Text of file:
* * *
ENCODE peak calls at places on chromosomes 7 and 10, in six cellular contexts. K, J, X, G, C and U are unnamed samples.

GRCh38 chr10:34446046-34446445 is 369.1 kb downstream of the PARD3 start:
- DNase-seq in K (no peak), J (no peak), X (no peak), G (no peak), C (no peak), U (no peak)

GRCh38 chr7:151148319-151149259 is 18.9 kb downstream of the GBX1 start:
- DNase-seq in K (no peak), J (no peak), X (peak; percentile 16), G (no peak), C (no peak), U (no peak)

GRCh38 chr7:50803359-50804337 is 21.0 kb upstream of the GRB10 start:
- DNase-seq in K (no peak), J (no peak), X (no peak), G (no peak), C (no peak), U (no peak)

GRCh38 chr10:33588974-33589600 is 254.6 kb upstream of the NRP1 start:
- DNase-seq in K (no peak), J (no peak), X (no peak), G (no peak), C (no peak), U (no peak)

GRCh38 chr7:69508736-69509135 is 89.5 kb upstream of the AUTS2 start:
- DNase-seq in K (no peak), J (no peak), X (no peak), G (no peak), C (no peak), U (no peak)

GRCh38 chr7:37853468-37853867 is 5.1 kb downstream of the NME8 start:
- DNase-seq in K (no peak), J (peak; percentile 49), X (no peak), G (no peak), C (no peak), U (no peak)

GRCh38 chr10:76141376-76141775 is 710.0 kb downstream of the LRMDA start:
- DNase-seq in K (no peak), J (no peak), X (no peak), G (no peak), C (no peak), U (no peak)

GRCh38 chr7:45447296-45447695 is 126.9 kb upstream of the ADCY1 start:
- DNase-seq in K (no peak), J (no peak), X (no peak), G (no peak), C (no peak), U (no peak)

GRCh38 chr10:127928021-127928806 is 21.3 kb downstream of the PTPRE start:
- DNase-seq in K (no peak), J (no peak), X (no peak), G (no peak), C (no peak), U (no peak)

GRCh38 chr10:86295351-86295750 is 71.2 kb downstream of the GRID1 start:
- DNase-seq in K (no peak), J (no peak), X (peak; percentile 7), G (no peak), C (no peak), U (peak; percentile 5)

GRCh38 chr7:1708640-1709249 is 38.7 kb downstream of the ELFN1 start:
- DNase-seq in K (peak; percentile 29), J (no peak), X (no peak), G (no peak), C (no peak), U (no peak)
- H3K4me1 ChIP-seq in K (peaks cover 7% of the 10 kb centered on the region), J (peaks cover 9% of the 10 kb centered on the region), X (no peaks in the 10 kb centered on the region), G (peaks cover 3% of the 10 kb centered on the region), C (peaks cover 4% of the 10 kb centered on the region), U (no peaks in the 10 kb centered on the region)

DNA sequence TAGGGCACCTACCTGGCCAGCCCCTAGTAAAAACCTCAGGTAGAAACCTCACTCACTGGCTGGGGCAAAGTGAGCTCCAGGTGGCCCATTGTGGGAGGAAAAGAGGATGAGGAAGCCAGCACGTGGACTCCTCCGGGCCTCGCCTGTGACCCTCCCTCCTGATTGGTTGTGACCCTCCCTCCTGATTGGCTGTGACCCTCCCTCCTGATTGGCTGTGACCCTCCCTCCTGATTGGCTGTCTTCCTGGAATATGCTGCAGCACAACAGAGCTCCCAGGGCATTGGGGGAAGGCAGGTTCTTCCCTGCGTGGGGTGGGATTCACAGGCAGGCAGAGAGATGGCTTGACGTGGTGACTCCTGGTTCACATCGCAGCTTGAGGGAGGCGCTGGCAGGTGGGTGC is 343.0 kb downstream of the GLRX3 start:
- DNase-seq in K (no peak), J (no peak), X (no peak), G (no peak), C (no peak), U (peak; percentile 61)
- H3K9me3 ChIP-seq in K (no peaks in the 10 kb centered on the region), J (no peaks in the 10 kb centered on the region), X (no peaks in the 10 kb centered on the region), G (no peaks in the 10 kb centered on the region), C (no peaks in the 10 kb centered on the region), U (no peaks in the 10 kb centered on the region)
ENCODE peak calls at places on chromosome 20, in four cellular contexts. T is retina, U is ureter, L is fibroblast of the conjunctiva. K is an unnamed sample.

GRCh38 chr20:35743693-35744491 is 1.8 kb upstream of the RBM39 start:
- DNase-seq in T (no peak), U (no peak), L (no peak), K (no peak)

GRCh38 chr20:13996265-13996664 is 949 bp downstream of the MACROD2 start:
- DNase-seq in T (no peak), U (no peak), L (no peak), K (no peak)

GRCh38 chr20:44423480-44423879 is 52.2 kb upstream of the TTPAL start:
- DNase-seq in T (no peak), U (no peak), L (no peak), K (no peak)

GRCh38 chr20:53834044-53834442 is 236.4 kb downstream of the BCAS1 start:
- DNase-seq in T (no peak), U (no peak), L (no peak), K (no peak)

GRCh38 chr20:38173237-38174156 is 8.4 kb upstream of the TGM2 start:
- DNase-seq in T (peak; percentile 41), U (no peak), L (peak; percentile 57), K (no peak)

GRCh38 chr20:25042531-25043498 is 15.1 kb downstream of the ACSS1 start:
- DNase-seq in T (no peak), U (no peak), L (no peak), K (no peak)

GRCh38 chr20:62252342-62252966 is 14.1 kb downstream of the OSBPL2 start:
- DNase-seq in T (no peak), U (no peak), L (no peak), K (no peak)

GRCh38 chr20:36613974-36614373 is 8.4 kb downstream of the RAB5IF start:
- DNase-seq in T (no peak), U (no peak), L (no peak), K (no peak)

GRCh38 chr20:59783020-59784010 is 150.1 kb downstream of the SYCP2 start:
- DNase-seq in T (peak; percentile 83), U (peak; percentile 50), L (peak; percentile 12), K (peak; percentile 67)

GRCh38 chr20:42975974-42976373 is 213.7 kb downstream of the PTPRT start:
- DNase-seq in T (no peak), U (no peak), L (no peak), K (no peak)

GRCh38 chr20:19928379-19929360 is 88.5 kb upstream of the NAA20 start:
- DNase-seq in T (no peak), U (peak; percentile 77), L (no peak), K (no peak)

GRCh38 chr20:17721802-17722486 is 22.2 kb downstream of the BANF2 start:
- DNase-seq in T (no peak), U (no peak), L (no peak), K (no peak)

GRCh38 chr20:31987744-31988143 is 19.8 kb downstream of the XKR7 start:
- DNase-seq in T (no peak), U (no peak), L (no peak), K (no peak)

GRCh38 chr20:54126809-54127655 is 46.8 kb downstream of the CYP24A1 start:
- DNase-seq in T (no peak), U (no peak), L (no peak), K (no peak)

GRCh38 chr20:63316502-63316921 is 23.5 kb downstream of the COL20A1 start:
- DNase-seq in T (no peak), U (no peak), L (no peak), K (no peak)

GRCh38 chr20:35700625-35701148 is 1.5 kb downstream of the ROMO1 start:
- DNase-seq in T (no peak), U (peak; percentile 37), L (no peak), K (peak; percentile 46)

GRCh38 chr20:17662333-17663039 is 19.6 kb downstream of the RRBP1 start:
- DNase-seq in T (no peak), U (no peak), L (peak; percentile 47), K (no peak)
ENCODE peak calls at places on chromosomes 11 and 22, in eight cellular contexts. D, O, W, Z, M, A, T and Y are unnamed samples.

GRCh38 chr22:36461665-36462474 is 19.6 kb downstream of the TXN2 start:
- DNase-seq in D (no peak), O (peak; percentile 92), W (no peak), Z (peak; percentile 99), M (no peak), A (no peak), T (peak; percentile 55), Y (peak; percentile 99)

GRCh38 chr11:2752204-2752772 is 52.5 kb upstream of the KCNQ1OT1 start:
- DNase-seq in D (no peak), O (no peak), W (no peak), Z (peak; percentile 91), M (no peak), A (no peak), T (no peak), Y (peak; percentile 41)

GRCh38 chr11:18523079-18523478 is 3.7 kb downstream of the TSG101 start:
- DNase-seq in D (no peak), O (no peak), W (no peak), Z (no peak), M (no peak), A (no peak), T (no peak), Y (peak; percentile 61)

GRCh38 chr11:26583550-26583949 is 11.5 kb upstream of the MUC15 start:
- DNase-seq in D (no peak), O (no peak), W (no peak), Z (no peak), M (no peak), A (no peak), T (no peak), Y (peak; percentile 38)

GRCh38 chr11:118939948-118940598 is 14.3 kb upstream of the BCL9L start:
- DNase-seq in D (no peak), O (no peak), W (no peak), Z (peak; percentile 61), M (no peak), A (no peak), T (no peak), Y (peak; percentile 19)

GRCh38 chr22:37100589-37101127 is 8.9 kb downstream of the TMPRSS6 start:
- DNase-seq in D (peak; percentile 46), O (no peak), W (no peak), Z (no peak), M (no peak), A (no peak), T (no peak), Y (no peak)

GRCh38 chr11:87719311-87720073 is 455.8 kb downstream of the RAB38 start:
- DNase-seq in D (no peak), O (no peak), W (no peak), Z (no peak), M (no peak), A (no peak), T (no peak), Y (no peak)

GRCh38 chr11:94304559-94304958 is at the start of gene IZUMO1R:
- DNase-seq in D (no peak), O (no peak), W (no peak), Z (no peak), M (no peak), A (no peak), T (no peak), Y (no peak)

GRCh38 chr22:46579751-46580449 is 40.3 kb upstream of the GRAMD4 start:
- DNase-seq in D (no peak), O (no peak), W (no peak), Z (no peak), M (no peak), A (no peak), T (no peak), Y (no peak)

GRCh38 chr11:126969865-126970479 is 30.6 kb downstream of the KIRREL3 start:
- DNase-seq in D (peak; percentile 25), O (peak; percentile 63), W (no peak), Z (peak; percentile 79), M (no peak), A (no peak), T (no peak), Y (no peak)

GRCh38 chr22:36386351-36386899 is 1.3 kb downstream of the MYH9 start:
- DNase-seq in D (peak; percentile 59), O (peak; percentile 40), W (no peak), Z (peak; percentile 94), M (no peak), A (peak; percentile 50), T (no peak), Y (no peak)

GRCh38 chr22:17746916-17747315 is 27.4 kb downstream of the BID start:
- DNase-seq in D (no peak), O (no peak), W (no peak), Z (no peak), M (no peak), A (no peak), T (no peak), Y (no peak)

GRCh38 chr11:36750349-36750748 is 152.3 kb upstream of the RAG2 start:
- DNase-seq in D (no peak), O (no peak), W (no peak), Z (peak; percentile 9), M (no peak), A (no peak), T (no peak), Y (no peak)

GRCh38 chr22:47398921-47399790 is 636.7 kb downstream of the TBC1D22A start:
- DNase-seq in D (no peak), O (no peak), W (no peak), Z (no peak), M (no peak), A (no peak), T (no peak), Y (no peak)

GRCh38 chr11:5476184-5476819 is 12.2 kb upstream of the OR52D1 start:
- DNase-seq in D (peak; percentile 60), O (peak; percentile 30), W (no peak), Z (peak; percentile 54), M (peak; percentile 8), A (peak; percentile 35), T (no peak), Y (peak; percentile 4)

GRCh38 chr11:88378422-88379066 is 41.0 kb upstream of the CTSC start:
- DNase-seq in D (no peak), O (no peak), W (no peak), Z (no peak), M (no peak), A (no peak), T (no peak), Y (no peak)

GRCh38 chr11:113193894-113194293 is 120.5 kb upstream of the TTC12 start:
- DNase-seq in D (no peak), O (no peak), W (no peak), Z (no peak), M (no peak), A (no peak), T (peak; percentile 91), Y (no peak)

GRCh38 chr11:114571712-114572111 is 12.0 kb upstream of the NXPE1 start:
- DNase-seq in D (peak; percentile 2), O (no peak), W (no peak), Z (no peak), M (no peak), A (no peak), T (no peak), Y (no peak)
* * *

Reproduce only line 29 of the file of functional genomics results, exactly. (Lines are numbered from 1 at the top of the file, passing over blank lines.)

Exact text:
GRCh38 chr20:35743693-35744491 is 1.8 kb upstream of the RBM39 start: